The focus was starting to shift towards the awesome funk-jazz-R&B backing of War, and Burdon's role in the ensemble was becoming questionable. This was best exemplified on the closing track "They Can't Take Away Our Music", where the members of War sang and proved themselves to be excellent vocalists (released as a single, it got to #50). The union wouldn't last much longer, and Burdon left the group during a European tour. By 1971 they had begun recording as just War.

Eric Burdon Declares 'War' (1970) <|> War (1971) 
More from Eric Burdon & War 


The Impressions - People Get Ready (1965)

The Impressions are an American R&B vocal group originally formed in 1958. 

The Impresssions' first album of 1965 was a solid collection of uptown, brassy Chicago soul tunes, all from the pen of Curtis Mayfield. It featured two songs that were hits that year, the first being "Woman's Got Soul", which charted at #9 R&B and #29 Pop. The second song, which gave the album it's name, proved to be something special. "People Get Ready" was a gospel-influenced composition that demonstrated the growing sophistication of Mayfield's writing, and it went on to become something of a much-loved soul standard. It still endures today as The Impressions' best-known song, though not quite their highest charting - it got to #3 R&B and #14 Pop. 
Elsewhere on the album was the single "You Must Believe Me", which had already charted as a Top 20 single the year before. The album itself topped the R&B chart.

Keep On Pushing (1964) <|> One By One (1965)
More from The Impressions


Dion - Sit Down Old Friend (1970)

Dion is an American singer-songwriter, best known for his string of hits in the early 60s.

By the end of the 60s Dion had moved from Laurie Records to the Warner Bros label. His first album with Warner Bros saw him take the brave step of completely re-inventing himself, or at least finalising the transformation he had begun a few years earlier. In the late 60s he had changed gears to a folk-rock style with the success of the single "Abraham, Martin & John", but for Sit Down Old Friend he took it further and peformed solo, the album featuring just Dion and his acoustic guitar. And he turned out to be a very skilled guitarist. Combined with his splendid voice and his passionate delivery, it made for a very effective new sound, the songs themselves being a mix of tender acoustic ballads and blues, including a cover of Willie Dixon's "You Can't Judge A Book By The Cover". The album was a complete success artistically, though not commercially (the one single released only got to #75).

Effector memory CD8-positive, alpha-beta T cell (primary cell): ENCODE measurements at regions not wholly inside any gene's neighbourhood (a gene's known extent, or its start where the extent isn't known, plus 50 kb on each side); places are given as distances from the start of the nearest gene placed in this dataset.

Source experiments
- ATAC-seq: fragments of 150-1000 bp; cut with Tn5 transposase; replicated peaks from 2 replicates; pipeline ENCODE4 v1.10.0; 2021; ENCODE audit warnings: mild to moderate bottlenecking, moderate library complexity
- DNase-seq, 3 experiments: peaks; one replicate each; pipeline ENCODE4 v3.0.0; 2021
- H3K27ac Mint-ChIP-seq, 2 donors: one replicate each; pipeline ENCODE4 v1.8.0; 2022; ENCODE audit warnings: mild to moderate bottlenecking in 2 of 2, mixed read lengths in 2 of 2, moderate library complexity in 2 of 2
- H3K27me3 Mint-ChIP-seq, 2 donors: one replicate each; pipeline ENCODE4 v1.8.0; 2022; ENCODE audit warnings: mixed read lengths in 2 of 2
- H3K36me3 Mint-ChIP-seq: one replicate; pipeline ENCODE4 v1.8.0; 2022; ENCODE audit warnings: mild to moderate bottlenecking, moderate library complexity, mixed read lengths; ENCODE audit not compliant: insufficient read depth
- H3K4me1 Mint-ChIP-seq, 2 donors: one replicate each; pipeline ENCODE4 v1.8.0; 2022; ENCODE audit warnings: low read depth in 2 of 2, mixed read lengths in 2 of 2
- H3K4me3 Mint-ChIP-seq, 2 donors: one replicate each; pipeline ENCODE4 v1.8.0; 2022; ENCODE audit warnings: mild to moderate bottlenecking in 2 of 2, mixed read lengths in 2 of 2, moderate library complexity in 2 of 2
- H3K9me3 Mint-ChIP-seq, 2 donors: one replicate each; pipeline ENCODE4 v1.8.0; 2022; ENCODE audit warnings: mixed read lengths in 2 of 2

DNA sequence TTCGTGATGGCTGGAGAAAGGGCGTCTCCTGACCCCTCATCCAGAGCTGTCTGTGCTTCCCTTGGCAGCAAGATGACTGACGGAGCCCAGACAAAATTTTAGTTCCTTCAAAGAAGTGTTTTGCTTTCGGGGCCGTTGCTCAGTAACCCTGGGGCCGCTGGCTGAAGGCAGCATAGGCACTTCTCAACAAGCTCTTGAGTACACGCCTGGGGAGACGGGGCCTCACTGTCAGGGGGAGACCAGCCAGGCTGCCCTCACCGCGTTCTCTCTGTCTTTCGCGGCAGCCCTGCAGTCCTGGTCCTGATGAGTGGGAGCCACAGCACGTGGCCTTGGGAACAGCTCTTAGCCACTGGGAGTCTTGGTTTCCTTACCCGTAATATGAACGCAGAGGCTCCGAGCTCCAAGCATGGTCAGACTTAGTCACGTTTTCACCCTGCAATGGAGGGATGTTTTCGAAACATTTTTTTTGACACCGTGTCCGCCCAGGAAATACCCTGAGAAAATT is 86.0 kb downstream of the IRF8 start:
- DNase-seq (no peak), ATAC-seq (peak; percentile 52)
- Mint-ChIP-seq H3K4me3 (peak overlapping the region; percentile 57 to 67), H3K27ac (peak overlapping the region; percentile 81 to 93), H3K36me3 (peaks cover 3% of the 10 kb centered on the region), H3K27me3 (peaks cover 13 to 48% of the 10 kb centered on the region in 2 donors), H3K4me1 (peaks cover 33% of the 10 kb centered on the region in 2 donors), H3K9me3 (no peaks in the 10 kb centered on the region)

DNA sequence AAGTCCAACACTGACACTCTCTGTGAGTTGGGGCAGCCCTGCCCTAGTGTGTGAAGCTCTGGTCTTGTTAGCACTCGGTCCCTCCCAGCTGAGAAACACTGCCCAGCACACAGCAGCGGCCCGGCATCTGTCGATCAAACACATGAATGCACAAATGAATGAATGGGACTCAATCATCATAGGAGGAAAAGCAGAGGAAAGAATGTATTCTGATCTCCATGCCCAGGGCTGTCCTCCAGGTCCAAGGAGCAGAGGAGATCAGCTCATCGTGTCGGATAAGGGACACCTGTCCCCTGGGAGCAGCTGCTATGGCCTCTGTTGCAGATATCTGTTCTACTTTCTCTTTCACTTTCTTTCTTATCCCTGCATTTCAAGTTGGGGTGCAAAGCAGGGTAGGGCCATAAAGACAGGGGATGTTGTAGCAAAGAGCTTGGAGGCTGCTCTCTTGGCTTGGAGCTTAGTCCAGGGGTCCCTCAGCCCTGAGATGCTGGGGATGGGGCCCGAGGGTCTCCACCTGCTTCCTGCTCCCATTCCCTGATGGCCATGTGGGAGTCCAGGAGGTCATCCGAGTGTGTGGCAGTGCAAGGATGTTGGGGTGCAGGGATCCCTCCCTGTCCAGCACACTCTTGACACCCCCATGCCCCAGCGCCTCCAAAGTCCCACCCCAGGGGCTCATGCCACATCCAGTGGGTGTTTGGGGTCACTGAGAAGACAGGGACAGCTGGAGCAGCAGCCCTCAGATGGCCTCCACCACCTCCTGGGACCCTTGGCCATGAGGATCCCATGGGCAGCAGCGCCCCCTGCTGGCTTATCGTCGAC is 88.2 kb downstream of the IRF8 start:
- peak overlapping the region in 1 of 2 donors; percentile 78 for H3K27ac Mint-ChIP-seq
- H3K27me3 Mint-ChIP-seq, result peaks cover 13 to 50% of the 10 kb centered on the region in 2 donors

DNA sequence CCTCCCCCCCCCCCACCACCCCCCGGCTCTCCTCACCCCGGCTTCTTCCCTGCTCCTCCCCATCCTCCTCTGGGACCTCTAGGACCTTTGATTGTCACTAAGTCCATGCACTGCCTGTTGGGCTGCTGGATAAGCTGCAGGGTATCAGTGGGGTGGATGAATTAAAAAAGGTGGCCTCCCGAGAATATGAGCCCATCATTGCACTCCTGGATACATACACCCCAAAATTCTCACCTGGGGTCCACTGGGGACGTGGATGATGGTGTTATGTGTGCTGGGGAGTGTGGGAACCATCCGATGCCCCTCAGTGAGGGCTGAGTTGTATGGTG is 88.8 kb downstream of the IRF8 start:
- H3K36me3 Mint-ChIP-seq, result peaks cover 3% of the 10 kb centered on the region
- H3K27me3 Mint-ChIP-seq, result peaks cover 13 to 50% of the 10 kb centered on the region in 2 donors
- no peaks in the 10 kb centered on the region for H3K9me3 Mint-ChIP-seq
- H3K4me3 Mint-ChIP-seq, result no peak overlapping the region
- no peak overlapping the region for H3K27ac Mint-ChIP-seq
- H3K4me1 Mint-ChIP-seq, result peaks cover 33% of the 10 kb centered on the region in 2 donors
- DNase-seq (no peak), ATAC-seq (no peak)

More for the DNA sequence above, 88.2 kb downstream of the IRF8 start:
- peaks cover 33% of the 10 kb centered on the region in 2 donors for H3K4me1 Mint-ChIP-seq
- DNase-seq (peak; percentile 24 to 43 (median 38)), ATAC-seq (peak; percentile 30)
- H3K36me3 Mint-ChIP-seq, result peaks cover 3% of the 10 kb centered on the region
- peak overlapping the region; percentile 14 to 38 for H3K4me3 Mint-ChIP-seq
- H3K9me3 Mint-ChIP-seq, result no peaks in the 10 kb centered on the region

Wonder Where I'm Bound (1969) <|> You're Not Alone (1971)
More from Dion


Irma Thomas - Take A Look (1966)

Irma Thomas is an American soul singer. 

1964's "Wish Someone Would Care" had given Irma Thomas her one and only national pop hit. Between '64 and '66 she released several more fantastic singles on Imperial Records, but none of them came close to repeating its success, the highest charting being "Anyone Who Knows What Love Is (Will Understand)", which only got to #52. Her second Imperial album came out in 1966, and was mostly made up of the recent singles. It made for an excellent soul album, featuring songs written by Allen Toussaint, Jerry Ragavoy, Randy Newman and Van McCoy. Compared to her earlier Imperial recordings, most of the songs had a bigger, fuller sound that at times hinted at a Motown influence. 
Indeed it had plenty of potential for a big crossover commercial success (the title track in particular), so it remains a bit of a mystery as to why none of the singles sold well. There was one last single on Imperial, produced by James Brown of all people, before the label let her go. Not much was heard from Irma Thomas for a few years afterwards. 

Wish Someone Would Care (1964) <|> In Between Tears (1973)
More from Irma Thomas


The Lovin' Spoonful - Everything Playing (1967)

The Lovin' Spoonful are an American rock band originally active in the 1960s.

In 1966 The Lovin' Spoonful recorded soundtracks for two films, the first being Woody Allen's What's Up, Tiger Lily?, and the second being Francis Ford Coppola's You're A Big Boy Now. The soundtrack album of the latter was released in 1967, and featured a hit with "Darling Be Home Soon", which charted at #15. 
Following this lead guitarist Zal Yanovsky left the band, and was replaced by Jerry Yester, who had previously been a member of both The New Christy Minstrels and the Modern Folk Quartet. They also had a change of producer, with Joe Wissert taking over from Erik Jacobsen. Their fourth album came out later that year, with an eclectic pop-rock sound notable for orchestral embellishments on some songs. Three songs were released as singles and became minor hits - "Six O'Clock" at #18, "She Is Still A Mystery" at #27 and "Money" at #48. It marked the beginning of a commercial decline for the group, who also suffered from the fallout of a drug bust (Yanovsky had named his supplier, which hurt the band's credentials with their hippie audience).  It turned out to be their last album with frontman and main songwriter John Sebastian, as he left soon afterwards to start a solo career (retrospectively it can be seen that Sebastian was The Lovin' Spoonful, and stepping out of the restrictions of a group format could only have been a good thing).